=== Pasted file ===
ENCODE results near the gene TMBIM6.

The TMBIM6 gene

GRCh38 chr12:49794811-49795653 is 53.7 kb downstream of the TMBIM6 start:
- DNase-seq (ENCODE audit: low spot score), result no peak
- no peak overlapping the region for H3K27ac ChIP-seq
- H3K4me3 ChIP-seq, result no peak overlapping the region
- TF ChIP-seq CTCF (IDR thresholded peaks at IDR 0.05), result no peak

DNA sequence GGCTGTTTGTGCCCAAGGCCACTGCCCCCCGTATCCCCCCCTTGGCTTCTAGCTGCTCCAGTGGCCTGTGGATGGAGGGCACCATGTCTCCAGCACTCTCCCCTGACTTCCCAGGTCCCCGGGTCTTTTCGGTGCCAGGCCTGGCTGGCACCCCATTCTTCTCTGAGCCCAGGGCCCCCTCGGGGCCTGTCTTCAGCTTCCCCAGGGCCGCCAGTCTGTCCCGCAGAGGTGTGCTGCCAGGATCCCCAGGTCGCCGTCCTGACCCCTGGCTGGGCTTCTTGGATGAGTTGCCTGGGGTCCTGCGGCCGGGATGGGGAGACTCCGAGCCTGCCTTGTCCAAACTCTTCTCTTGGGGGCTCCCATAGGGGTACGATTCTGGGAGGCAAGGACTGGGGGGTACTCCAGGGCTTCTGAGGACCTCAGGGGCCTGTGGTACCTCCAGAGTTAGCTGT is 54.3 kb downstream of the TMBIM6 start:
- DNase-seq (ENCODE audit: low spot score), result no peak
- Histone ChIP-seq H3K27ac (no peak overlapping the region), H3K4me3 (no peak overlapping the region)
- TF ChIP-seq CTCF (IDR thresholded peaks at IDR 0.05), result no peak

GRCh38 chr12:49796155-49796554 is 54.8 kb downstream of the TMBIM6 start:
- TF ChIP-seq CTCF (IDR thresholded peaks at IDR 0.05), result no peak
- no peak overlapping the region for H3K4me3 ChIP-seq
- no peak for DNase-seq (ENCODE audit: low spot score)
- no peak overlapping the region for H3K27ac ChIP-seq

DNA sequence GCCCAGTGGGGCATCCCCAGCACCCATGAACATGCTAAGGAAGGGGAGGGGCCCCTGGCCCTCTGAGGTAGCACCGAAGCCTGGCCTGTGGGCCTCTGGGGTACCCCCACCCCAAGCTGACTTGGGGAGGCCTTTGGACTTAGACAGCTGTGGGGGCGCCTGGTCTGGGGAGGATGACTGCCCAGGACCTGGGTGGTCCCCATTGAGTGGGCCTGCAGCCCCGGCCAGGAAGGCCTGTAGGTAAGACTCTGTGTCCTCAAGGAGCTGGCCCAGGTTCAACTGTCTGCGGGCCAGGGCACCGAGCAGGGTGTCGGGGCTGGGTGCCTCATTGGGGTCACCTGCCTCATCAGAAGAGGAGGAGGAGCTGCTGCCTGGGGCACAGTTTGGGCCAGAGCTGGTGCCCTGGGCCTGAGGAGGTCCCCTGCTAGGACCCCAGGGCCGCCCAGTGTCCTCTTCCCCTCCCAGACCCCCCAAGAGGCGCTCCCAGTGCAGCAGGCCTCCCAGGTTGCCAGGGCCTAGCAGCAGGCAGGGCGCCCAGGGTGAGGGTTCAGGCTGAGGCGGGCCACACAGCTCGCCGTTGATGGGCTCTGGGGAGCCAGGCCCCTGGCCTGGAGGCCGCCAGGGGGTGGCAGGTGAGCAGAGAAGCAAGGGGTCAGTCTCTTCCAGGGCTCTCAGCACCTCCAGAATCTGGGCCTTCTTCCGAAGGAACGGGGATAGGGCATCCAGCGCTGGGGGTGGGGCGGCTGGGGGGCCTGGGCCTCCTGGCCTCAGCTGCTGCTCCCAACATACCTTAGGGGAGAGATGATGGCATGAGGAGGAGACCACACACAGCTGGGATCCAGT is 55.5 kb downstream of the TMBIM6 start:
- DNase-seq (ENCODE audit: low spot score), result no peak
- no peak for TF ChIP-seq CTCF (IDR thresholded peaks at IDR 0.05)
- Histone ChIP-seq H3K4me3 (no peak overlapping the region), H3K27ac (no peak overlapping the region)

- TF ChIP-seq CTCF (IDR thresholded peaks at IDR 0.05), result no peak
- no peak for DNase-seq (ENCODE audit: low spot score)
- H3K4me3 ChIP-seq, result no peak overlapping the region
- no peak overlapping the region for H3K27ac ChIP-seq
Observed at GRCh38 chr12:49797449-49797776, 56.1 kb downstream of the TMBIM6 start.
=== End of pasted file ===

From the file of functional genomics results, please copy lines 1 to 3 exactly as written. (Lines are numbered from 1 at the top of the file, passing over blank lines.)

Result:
ENCODE results near the gene TMBIM6.

The TMBIM6 gene

GRCh38 chr12:49794811-49795653 is 53.7 kb downstream of the TMBIM6 start: